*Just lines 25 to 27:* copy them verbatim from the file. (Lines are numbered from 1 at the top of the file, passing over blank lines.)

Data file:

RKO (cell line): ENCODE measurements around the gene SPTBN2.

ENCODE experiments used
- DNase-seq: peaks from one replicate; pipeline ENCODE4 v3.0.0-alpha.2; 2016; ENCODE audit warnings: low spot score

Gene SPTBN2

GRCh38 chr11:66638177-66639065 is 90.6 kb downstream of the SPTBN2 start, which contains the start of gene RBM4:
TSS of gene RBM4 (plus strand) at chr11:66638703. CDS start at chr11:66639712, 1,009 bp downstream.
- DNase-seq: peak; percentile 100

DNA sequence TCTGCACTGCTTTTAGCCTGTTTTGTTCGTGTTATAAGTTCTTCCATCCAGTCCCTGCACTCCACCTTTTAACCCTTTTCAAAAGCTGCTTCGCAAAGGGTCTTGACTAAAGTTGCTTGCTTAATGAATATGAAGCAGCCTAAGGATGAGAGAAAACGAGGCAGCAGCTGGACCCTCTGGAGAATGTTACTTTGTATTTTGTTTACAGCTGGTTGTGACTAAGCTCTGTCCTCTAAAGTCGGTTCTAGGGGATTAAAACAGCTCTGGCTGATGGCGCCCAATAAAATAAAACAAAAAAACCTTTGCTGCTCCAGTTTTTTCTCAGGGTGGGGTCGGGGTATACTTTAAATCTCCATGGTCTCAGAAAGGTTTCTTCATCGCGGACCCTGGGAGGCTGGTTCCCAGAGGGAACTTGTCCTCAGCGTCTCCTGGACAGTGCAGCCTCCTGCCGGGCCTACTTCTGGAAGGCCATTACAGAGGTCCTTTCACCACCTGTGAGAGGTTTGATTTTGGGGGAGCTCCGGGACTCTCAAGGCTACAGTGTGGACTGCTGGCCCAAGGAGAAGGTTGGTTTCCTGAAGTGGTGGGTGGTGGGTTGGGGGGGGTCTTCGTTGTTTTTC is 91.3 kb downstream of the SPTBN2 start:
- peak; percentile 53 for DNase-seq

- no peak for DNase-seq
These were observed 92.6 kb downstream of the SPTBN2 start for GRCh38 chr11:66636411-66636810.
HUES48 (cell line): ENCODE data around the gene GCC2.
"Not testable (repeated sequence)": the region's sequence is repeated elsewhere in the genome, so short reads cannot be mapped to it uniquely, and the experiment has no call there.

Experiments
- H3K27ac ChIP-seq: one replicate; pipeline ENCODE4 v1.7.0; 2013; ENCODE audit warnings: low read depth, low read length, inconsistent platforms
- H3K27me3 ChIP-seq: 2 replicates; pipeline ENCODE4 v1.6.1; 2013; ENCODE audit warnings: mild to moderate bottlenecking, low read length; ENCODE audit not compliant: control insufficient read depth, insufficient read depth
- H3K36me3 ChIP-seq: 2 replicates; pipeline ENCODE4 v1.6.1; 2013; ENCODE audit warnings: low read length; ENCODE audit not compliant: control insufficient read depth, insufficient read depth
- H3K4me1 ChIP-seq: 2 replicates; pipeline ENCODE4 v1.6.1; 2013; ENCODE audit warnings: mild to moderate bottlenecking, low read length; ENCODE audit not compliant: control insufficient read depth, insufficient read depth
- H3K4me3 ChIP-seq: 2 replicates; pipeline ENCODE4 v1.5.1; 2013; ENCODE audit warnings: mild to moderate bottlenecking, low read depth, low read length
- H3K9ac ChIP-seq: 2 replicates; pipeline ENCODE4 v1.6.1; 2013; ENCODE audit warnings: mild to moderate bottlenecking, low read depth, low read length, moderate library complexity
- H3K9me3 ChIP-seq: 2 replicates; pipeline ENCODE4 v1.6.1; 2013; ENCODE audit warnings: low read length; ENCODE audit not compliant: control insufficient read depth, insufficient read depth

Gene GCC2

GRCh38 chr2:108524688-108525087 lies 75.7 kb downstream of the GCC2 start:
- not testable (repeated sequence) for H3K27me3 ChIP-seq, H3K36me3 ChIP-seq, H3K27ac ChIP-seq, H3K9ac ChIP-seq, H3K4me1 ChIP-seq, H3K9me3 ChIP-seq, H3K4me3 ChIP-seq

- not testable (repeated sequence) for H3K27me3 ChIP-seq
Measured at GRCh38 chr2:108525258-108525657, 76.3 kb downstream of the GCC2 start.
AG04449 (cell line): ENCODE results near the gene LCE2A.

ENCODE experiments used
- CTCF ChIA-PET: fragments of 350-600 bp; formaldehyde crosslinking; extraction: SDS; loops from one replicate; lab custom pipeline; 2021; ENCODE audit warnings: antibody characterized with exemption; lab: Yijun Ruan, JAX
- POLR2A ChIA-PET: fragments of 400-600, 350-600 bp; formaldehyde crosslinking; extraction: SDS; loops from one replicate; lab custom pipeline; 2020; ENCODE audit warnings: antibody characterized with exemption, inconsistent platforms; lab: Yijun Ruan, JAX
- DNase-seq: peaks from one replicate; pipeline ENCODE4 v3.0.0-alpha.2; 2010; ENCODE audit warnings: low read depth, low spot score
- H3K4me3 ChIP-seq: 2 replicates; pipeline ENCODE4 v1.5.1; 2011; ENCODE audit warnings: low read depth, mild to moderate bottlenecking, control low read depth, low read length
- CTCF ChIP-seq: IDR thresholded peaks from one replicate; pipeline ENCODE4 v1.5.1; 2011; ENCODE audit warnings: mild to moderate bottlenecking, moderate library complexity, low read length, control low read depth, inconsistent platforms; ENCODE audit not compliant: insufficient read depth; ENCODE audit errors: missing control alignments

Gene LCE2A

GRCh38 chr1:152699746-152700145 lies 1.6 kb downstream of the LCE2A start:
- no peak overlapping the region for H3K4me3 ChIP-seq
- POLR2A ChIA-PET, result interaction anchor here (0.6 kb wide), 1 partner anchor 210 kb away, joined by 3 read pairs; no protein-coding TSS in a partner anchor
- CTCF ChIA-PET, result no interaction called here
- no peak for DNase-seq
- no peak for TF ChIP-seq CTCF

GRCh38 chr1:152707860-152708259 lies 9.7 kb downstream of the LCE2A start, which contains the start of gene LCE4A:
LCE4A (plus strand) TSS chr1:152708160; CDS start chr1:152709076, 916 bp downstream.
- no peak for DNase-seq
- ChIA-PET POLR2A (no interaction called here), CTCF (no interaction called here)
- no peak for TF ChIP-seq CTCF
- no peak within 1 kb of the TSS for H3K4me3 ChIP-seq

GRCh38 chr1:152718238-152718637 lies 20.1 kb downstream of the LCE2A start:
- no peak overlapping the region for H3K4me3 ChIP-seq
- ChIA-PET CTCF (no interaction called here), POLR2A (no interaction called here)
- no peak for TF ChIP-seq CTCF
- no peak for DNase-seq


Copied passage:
- not testable (repeated sequence) for H3K27me3 ChIP-seq
Measured at GRCh38 chr2:108525258-108525657, 76.3 kb downstream of the GCC2 start.
AG04449 (cell line): ENCODE results near the gene LCE2A.